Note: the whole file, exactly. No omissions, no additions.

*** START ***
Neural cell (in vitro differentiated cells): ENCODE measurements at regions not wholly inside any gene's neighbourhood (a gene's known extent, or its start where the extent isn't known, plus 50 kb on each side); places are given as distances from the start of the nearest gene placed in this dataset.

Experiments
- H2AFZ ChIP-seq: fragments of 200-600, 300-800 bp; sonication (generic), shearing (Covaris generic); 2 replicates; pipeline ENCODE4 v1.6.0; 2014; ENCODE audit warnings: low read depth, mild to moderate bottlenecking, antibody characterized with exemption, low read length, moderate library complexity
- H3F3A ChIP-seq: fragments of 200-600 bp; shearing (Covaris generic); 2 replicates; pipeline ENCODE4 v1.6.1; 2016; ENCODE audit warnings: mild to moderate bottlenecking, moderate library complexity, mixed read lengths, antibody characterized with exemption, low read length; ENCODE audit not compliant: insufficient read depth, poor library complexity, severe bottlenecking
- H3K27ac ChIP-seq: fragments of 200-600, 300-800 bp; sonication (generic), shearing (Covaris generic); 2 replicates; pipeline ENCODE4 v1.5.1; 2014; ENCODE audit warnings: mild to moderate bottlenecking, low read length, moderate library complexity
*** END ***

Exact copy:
Neural cell (in vitro differentiated cells): ENCODE measurements at regions not wholly inside any gene's neighbourhood (a gene's known extent, or its start where the extent isn't known, plus 50 kb on each side); places are given as distances from the start of the nearest gene placed in this dataset.

Experiments
- H2AFZ ChIP-seq: fragments of 200-600, 300-800 bp; sonication (generic), shearing (Covaris generic); 2 replicates; pipeline ENCODE4 v1.6.0; 2014; ENCODE audit warnings: low read depth, mild to moderate bottlenecking, antibody characterized with exemption, low read length, moderate library complexity
- H3F3A ChIP-seq: fragments of 200-600 bp; shearing (Covaris generic); 2 replicates; pipeline ENCODE4 v1.6.1; 2016; ENCODE audit warnings: mild to moderate bottlenecking, moderate library complexity, mixed read lengths, antibody characterized with exemption, low read length; ENCODE audit not compliant: insufficient read depth, poor library complexity, severe bottlenecking
- H3K27ac ChIP-seq: fragments of 200-600, 300-800 bp; sonication (generic), shearing (Covaris generic); 2 replicates; pipeline ENCODE4 v1.5.1; 2014; ENCODE audit warnings: mild to moderate bottlenecking, low read length, moderate library complexity